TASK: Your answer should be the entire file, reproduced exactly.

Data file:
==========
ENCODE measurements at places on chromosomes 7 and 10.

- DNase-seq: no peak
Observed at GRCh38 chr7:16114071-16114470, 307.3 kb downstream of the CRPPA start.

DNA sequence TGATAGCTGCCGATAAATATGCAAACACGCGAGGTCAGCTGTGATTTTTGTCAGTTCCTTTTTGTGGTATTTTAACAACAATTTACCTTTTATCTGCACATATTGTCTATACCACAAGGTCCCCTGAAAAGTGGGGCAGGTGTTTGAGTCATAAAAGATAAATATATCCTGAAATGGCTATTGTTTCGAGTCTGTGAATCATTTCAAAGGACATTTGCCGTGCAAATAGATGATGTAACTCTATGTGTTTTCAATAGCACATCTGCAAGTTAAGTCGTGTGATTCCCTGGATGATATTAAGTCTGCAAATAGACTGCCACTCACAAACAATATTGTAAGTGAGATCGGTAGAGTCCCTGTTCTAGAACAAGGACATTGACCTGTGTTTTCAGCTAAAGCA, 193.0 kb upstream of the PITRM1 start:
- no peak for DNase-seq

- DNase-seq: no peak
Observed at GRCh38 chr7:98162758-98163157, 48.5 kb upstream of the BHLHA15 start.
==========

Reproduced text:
ENCODE measurements at places on chromosomes 7 and 10.

- DNase-seq: no peak
Observed at GRCh38 chr7:16114071-16114470, 307.3 kb downstream of the CRPPA start.

DNA sequence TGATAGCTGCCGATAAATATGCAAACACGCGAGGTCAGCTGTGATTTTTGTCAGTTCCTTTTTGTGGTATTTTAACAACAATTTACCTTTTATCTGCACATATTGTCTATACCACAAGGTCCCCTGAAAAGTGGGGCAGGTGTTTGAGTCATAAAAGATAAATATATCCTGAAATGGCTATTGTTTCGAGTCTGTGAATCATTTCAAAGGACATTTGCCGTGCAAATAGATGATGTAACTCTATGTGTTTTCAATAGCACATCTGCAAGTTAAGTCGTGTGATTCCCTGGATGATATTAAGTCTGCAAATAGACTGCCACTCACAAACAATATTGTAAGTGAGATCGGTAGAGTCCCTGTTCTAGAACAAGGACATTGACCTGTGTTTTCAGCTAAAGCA, 193.0 kb upstream of the PITRM1 start:
- no peak for DNase-seq

- DNase-seq: no peak
Observed at GRCh38 chr7:98162758-98163157, 48.5 kb upstream of the BHLHA15 start.